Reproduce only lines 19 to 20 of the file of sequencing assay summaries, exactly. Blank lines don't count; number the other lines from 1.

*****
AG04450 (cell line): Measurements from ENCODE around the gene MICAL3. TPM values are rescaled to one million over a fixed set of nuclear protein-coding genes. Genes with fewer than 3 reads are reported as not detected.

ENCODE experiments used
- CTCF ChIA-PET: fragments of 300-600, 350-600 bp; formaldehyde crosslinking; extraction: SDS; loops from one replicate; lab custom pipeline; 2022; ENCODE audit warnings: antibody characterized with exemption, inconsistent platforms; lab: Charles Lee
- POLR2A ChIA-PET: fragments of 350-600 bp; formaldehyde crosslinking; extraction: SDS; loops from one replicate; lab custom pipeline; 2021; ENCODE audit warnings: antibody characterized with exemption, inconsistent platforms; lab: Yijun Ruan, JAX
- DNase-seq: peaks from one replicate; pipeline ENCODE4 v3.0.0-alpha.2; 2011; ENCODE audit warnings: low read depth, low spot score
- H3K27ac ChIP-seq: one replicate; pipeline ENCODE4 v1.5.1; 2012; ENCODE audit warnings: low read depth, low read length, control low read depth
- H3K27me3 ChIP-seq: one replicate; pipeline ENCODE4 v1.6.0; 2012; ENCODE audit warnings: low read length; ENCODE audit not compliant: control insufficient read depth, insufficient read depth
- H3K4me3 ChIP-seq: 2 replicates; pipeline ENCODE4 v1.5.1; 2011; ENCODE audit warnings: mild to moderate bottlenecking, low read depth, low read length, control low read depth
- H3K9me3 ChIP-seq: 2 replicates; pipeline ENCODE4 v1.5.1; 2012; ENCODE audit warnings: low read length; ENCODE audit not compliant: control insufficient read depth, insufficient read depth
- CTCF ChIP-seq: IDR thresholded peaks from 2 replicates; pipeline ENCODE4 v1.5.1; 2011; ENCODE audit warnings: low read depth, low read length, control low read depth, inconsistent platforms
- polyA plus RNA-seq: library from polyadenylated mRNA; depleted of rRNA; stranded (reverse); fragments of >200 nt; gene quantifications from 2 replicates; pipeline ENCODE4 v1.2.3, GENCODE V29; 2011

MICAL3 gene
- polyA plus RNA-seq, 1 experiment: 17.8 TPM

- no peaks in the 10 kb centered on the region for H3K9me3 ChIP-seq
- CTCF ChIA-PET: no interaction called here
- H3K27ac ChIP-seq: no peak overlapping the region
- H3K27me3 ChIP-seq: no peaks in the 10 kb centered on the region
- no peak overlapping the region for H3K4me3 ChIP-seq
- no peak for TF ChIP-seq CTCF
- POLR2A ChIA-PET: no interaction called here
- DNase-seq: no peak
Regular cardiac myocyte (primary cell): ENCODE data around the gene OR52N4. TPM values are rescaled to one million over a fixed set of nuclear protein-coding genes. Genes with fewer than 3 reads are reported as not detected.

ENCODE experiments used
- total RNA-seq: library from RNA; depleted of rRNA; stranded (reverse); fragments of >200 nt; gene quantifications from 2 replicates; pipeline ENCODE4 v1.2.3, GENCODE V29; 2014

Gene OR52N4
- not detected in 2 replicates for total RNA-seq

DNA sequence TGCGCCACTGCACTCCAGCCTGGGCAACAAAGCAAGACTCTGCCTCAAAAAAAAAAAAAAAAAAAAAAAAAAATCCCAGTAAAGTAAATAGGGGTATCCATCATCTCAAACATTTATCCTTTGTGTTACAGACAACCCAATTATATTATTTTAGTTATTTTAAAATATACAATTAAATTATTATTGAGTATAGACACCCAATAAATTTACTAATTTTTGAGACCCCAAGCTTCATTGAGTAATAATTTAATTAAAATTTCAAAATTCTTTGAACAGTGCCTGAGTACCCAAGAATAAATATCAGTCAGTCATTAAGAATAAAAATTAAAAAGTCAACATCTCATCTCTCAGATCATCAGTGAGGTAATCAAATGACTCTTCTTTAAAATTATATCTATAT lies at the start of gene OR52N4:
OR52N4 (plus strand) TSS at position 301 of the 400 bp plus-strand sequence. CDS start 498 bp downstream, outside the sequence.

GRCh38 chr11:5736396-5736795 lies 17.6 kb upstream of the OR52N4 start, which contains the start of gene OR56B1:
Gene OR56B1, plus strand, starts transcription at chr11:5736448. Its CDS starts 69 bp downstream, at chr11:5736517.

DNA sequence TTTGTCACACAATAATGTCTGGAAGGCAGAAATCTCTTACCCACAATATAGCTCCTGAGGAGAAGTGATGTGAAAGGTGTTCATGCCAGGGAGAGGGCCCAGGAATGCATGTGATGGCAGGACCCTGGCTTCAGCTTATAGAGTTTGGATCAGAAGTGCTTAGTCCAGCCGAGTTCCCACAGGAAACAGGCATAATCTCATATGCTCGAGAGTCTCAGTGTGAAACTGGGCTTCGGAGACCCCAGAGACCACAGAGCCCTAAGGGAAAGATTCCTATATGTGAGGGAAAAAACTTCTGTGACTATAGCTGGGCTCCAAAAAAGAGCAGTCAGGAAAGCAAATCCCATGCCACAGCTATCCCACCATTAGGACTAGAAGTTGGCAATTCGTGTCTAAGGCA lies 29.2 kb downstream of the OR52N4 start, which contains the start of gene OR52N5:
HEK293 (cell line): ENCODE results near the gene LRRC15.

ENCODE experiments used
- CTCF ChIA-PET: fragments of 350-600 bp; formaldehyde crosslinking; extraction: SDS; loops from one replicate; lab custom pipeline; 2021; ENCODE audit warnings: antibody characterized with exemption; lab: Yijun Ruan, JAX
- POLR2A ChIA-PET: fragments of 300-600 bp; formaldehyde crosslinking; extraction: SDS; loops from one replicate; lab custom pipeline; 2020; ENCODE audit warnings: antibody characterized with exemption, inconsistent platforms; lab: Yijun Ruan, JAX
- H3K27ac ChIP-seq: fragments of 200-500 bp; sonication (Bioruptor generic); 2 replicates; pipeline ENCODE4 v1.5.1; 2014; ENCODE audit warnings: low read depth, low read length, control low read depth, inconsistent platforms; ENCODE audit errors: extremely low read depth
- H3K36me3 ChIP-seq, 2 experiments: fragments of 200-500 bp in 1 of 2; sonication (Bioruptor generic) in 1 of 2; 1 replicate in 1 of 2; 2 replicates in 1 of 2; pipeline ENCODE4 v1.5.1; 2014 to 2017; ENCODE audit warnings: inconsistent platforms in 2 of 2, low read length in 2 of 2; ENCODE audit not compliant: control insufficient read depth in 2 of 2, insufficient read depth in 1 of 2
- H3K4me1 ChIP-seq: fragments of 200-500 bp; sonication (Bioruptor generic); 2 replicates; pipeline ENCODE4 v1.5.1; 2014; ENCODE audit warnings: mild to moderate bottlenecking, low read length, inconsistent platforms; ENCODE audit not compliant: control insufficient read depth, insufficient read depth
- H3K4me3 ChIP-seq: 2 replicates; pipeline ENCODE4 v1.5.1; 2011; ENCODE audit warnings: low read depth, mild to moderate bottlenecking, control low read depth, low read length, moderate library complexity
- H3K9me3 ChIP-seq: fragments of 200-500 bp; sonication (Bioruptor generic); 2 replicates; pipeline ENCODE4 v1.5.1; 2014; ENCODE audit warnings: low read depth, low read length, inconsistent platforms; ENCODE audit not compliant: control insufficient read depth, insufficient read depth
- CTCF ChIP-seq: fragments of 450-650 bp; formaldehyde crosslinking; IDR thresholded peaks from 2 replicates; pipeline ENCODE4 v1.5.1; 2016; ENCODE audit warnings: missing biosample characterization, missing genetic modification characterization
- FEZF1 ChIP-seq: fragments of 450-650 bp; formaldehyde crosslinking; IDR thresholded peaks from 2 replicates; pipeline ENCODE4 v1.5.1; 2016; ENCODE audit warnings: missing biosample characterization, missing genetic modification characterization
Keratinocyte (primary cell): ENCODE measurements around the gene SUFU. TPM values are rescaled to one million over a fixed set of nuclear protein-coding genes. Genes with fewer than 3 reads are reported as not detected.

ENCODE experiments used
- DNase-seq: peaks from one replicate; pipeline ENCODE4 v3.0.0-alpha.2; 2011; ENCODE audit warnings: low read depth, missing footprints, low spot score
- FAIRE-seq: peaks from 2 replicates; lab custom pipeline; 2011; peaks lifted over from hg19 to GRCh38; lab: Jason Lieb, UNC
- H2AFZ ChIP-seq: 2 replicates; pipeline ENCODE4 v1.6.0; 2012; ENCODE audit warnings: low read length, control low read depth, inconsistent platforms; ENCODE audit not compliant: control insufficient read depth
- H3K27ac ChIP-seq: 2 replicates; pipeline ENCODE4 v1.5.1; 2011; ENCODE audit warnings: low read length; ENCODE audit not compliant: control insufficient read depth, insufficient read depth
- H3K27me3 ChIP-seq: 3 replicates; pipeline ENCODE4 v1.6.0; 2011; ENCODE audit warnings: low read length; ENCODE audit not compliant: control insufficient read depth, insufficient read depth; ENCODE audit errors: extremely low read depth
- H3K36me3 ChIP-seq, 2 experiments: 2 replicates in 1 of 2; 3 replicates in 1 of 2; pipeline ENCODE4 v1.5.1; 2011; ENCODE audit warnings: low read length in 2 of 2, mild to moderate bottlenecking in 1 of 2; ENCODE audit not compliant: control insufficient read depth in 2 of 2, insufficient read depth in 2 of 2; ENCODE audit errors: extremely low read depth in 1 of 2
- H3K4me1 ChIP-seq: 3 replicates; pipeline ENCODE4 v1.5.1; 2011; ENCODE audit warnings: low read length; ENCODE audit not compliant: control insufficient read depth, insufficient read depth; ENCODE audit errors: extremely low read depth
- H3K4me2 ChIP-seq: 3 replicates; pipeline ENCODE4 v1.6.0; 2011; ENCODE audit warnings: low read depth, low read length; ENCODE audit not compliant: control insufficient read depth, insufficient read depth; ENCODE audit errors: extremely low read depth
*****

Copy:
- no peak for TF ChIP-seq CTCF
- POLR2A ChIA-PET: no interaction called here